Indian researcher wins woman of the year 2015 in New South Wales

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| Tuesday, March 17, 2015 - 15:56
First Published |
Minoti Apate

Melbourne: A 56-year-old Indian pancreatic cancer researcher in Australia has been named New South Wales Woman of the year 2015 for her contributions to medical research, tertiary education and the Indian community.

Minoti Apate, researcher at University of New South Wales (UNSW) received the award from NSW Premier Mike Baird and Minister for Women Pru Goward during a reception at NSW Parliament House recently.

"Alongside her impressive career successes, Apte is an active member of the Marathi Association of Sydney, an organisation that serves Sydney's significant Indian population," said Premier Baird, adding that her achievements inspire other women to follow in her footsteps.

"In winning the award I'd like to acknowledge the wonderful support of members of the Pancreatic Research Group, my current PhD students Zhihong Xu and Sri Pothula and my mentors Professor Jeremy Wilson and Professor Ron Pirola," she said.

Apte, Professor of Medicine at the South Western Sydney Clinical School of the University of New South Wales, last year, was awarded the Order of Australia Medal (OAM) for her services to medical research, tertiary education and the Indian Community. "Inequality and disadvantage for women returning to work remains a big problem in Australia and more work needs to be done in this area.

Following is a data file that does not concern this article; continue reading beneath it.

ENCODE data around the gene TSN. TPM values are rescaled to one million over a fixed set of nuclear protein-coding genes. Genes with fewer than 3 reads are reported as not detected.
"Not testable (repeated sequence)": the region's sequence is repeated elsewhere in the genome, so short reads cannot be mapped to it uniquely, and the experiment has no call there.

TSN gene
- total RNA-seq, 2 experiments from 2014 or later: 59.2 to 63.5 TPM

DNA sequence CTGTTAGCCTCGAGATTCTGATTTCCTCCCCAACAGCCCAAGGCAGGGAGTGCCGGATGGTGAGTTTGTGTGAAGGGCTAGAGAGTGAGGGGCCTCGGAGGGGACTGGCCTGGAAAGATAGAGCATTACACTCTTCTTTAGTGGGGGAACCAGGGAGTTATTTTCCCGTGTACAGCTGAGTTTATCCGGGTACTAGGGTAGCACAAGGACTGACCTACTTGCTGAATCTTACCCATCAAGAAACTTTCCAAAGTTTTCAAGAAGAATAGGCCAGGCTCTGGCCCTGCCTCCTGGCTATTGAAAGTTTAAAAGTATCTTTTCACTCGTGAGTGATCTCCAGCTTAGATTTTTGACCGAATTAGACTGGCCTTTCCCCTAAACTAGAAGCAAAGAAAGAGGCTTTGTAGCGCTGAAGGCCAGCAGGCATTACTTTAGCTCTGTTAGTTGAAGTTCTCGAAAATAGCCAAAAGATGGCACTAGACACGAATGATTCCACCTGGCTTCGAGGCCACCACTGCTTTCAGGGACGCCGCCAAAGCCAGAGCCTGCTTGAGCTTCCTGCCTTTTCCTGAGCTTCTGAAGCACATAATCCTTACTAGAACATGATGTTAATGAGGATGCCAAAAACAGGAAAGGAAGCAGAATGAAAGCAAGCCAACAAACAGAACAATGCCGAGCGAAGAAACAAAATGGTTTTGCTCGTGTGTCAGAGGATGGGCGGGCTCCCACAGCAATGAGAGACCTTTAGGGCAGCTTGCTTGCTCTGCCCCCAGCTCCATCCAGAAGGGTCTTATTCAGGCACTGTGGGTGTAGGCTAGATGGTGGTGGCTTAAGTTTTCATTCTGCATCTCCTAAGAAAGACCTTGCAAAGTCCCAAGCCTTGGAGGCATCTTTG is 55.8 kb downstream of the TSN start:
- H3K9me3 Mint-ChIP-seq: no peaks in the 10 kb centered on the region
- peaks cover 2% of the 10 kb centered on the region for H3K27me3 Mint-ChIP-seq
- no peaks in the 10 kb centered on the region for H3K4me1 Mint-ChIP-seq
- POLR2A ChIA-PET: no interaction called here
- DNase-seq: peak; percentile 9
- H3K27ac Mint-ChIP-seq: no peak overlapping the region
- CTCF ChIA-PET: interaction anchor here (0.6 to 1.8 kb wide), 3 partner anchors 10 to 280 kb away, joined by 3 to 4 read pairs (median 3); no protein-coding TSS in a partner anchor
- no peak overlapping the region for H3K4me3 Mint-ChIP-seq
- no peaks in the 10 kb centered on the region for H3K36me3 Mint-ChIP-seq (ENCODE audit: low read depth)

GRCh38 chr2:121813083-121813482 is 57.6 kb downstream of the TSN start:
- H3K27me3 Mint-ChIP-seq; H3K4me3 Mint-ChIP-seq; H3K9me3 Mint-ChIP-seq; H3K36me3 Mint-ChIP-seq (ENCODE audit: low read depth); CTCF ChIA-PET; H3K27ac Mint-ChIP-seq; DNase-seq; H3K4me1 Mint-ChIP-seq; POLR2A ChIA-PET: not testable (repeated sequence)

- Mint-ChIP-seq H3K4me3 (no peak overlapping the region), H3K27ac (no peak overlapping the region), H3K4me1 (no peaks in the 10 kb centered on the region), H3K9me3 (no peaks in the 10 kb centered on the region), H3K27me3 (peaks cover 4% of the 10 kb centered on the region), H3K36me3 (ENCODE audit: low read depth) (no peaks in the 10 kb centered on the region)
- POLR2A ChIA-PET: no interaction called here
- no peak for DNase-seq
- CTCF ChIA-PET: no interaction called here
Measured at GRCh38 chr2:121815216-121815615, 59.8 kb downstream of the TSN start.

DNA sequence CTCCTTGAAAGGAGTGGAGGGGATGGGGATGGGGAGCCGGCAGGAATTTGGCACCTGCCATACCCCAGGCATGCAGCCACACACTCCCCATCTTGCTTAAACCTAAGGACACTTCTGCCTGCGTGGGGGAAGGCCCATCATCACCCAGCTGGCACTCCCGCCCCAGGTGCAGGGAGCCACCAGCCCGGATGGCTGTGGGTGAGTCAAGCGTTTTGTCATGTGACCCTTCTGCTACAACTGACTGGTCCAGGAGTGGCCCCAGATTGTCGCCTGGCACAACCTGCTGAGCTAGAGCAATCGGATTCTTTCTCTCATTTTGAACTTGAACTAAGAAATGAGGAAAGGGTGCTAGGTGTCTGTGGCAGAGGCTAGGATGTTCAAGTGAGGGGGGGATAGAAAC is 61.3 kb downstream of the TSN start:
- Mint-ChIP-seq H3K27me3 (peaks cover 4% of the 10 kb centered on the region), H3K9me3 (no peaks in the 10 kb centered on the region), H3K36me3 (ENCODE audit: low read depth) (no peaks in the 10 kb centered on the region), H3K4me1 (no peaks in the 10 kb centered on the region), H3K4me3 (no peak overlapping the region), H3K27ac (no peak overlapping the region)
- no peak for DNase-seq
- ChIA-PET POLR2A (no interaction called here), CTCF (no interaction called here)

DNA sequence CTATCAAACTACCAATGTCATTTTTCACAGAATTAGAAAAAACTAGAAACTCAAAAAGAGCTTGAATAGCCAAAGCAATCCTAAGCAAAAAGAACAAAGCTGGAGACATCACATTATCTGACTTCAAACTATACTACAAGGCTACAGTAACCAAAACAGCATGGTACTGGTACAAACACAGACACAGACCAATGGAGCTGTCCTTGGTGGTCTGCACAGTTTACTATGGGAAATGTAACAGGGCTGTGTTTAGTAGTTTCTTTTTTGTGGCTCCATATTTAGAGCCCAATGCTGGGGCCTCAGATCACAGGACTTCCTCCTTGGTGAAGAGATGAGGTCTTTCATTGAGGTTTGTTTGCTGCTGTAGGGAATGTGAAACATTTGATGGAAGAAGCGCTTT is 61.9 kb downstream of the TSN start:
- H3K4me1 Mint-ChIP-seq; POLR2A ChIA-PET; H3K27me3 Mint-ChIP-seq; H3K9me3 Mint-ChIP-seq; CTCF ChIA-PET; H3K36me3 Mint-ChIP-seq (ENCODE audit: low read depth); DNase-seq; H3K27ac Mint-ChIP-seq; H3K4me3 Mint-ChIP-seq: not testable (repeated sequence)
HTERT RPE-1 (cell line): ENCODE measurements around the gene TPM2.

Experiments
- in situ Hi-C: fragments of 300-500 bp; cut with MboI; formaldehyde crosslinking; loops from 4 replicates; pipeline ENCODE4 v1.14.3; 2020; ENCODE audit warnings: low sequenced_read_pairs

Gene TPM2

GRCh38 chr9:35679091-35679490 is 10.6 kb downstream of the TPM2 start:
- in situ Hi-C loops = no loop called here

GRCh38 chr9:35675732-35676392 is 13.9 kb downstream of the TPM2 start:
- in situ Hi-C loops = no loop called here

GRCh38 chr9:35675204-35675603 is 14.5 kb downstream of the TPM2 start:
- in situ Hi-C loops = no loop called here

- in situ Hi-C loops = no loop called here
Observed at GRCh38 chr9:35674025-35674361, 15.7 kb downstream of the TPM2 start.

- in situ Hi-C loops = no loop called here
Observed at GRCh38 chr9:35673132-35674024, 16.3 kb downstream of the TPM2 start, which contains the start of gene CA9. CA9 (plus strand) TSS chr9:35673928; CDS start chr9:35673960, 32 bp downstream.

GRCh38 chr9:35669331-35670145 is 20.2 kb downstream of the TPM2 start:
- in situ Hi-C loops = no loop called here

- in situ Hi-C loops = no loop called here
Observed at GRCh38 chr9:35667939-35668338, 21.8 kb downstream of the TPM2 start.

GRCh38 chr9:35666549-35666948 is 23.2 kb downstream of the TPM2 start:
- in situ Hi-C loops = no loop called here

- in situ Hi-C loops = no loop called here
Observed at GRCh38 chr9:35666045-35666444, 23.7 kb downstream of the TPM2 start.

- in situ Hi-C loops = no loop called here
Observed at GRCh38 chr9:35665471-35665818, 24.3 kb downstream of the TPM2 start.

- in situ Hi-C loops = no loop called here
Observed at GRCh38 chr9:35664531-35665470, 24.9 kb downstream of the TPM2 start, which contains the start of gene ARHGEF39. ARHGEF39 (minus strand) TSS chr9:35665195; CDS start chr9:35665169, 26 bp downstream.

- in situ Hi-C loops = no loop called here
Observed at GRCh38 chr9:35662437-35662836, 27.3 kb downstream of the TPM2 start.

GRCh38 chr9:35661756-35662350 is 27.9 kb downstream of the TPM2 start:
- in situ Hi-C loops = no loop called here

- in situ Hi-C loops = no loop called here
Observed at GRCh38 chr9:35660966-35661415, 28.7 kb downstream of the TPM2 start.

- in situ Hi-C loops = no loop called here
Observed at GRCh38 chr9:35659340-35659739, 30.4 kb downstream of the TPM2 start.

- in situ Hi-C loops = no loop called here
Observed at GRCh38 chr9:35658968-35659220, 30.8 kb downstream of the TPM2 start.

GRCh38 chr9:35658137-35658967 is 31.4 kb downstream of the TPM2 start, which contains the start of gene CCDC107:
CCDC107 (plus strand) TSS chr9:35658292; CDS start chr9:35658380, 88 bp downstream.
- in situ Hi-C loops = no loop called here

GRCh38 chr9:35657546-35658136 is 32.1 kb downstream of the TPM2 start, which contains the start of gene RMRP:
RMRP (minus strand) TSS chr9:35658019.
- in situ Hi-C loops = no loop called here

"UNSW is leading the way when it comes to family-friendly workplace arrangements and supporting women who want to balance family with pursuing a career in science, academia or medical research," she said. Based at Ingham Institute for Applied Medical Research, she is director of the Pancreatic Research Group and is an acknowledged world-leader in alcohol-induced pancreatic injury and pancreatic cancer.

She investigates pancreatic cancer at a cellular level to find out how and why the cancer is so aggressive and spreads so quickly. Pancreatic cancer is one of the most deadly cancers with a five-year survival rate of just 6 per cent.

She was the first in the world to develop a method to isolate pancreatic stellate cells, a technique which provided a much needed research tool for studying the path that pancreatic fibrosis (scarring of the pancreas) takes.

She is currently leading pre-clinical studies that are primed to suggest new treatments for pancreatic cancer - the fifth leading cause of all cancer deaths in Australia.

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